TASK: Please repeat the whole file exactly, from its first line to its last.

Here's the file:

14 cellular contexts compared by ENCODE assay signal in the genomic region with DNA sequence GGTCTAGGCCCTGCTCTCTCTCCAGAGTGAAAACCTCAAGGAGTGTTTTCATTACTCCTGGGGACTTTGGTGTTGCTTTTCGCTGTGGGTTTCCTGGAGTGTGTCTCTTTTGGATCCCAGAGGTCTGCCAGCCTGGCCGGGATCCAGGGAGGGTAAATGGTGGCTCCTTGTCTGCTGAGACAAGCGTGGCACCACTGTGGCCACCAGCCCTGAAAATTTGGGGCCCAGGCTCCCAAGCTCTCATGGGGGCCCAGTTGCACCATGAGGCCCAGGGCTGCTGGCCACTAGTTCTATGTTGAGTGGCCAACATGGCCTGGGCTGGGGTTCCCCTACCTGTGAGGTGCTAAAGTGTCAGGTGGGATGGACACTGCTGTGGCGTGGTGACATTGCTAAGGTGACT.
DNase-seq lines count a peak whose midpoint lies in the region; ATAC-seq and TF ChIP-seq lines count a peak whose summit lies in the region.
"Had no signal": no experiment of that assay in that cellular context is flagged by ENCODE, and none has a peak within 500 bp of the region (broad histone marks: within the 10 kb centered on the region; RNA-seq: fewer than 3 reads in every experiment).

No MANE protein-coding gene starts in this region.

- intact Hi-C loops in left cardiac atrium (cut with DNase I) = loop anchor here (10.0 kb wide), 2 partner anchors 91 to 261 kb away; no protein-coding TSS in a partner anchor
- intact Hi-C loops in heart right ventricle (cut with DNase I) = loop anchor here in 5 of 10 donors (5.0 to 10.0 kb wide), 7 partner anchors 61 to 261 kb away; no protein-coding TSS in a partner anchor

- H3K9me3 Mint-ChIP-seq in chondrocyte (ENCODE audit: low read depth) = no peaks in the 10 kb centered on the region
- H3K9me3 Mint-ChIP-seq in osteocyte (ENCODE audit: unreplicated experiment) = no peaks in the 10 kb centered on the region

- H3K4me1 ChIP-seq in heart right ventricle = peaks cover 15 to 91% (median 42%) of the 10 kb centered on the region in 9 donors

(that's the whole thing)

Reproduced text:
14 cellular contexts compared by ENCODE assay signal in the genomic region with DNA sequence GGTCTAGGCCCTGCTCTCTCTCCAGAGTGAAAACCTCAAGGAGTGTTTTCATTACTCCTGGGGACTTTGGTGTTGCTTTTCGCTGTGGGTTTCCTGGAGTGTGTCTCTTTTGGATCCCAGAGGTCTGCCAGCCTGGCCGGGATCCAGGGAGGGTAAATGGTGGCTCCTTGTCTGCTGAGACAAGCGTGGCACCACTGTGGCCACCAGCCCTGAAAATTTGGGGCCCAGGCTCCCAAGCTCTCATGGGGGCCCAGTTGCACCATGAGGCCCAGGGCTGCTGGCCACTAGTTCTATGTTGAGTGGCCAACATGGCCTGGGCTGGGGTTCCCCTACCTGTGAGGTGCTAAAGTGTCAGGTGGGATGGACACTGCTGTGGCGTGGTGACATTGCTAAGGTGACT.
DNase-seq lines count a peak whose midpoint lies in the region; ATAC-seq and TF ChIP-seq lines count a peak whose summit lies in the region.
"Had no signal": no experiment of that assay in that cellular context is flagged by ENCODE, and none has a peak within 500 bp of the region (broad histone marks: within the 10 kb centered on the region; RNA-seq: fewer than 3 reads in every experiment).

No MANE protein-coding gene starts in this region.

- intact Hi-C loops in left cardiac atrium (cut with DNase I) = loop anchor here (10.0 kb wide), 2 partner anchors 91 to 261 kb away; no protein-coding TSS in a partner anchor
- intact Hi-C loops in heart right ventricle (cut with DNase I) = loop anchor here in 5 of 10 donors (5.0 to 10.0 kb wide), 7 partner anchors 61 to 261 kb away; no protein-coding TSS in a partner anchor

- H3K9me3 Mint-ChIP-seq in chondrocyte (ENCODE audit: low read depth) = no peaks in the 10 kb centered on the region
- H3K9me3 Mint-ChIP-seq in osteocyte (ENCODE audit: unreplicated experiment) = no peaks in the 10 kb centered on the region

- H3K4me1 ChIP-seq in heart right ventricle = peaks cover 15 to 91% (median 42%) of the 10 kb centered on the region in 9 donors